Pent-up demand to visit Christchurch will help fill the city’s new convention centre Te Pae when it opens later this year, its general manager says.
Giving media an inside preview on Friday, Ross Steele said while Covid had affected international bookings, they had received strong interest from around New Zealand.
Events booked for Te Pae to date will see an estimated 115,000 delegates and guests use the venue.
An exhibition not yet announced is expected to attract around 25,000 mostly local visitors over several days, while the biggest convention scheduled will have close to 1,000 delegates.
Covid-19 delays mean the $475 million construction project will be finished mid-year instead of last year.
After a period of systems testing and staff inductions, Te Pae will host its first events in the second half of the year.
Friday's media visit showed off the building’s curved walls and decor inspired by the Avon River on its western boundary.
The vast foyer, reception and function area has floor-to-ceiling windows overlooking the river, while meeting rooms downstairs and the Conway Room upstairs have a view of Victoria Square.
Upstairs, the Rivers Room banquet hall will cater for 1,050 diners.
Te Pae has been designed to hold several simultaneous events.
Fittings include walls lined with timber columns, blue metallic ceiling panels, a 12m-long curved marble reception counter, and slate-grey tiled and carpeted floors.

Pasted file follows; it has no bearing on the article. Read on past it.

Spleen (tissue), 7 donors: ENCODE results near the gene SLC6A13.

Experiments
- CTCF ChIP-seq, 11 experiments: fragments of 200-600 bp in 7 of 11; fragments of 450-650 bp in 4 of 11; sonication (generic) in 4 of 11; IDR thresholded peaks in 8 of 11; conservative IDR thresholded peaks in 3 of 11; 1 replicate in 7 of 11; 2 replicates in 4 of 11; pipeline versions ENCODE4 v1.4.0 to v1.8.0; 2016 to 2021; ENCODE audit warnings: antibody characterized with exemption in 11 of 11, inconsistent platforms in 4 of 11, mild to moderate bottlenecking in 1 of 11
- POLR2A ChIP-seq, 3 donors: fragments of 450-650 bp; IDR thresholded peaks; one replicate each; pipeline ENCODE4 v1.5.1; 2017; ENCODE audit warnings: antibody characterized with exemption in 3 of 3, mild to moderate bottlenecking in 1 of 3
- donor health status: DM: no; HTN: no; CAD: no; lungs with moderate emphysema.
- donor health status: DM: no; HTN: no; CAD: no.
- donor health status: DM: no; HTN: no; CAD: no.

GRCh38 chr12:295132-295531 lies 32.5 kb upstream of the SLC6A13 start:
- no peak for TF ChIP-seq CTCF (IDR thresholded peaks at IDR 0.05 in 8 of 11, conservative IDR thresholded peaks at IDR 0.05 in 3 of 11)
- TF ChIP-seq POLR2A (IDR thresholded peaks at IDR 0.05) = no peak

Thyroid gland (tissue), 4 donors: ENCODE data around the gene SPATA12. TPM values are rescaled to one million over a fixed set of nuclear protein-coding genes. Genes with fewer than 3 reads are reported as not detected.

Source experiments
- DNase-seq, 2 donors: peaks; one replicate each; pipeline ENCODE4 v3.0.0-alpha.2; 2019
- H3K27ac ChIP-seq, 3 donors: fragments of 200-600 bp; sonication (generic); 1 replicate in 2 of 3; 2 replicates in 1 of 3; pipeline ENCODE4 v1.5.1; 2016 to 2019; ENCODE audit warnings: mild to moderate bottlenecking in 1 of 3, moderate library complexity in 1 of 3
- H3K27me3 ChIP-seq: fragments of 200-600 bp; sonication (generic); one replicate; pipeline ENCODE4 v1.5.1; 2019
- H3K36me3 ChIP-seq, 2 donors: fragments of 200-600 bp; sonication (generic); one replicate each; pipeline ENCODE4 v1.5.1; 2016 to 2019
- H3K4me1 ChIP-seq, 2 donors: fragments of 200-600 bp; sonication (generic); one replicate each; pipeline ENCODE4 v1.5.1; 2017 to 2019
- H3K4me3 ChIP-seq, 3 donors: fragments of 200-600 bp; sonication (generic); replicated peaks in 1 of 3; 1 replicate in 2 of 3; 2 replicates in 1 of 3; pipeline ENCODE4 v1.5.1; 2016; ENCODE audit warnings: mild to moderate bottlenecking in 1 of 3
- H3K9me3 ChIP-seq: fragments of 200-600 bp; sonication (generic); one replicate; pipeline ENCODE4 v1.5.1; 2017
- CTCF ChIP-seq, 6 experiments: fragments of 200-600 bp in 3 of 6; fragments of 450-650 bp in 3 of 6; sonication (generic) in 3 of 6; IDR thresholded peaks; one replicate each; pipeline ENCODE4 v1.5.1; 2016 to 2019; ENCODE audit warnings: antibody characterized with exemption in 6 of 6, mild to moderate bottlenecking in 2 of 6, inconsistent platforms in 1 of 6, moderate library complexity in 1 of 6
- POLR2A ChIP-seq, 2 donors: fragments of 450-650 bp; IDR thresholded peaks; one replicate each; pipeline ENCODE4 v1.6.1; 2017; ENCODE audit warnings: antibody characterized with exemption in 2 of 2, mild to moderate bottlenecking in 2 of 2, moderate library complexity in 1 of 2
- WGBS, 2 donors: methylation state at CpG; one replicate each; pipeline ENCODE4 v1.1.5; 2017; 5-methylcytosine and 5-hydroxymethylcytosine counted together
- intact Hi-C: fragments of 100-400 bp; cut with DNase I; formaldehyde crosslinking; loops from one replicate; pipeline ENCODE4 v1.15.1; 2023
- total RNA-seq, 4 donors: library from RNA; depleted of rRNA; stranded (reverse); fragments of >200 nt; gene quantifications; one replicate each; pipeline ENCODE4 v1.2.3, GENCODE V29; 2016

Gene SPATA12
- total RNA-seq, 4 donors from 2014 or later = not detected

Artwork will include an illuminated installation called Hana, designed by Ngāi Tahu sculptor Loni Hutchinson to hang above the main stairs.
The 3,600sq m high-roofed exhibition hall can be one large space or divided for smaller events. The auditorium is already fitted out with its 1,400 seats. The venue also has 24 meeting rooms.
About 550 construction workers are onsite, and the Covid crisis has delayed access to some materials and specialist services as well as slowing onsite work.
Crown rebuild agency Ōtākaro is managing the $475m Crown-funded project, being built by Australian company CPB.
Ōtākaro chief executive John Bridgman described the quality achieved in the building as “superb” and said its impending opening is “really exciting” for the city.
John Bridgman, Ōtākaro Chief Executive
The location was ideal as it would link Te Pae to other riverside venues around the central city.
Te Pae will be New Zealand’s only purpose-build convention centre when the building opens in Christchurch later this year, he said.
Bridgman said the building had been designed to adapt as new technologies became available, and this had already happened as construction progressed.
Steele said event bookings from around New Zealand had helped fill the venue while international borders remaind closed.
“There’s been a pent-up demand to come to Christchurch.
“The [Covid] impact on our business has included events being moved to later in the year, or from one year to the next.”
Steele said more than 50 events were booked, including an Asian-Oceanian biochemists congress and the Australian College of Emergency Medicine conference – both this year – and international mental health, disability leadership, and engineering conferences for 2022.
Local MP Megan Woods described the venue as impressive, and noted how its spaces were designed to be flexible and functional.
Orienting Te Pae towards the river helped give it a waterfront feel, she said.
Readying the building for use has meant ordering 12,000 wine glasses, 7,500 beer glasses, over 7,500 cups and saucers, and 4,600 banquet chairs.
Construction materials have included 4,400 tonnes of structural steel, 19,000 cubic metres of concrete and 43,000 facade panels.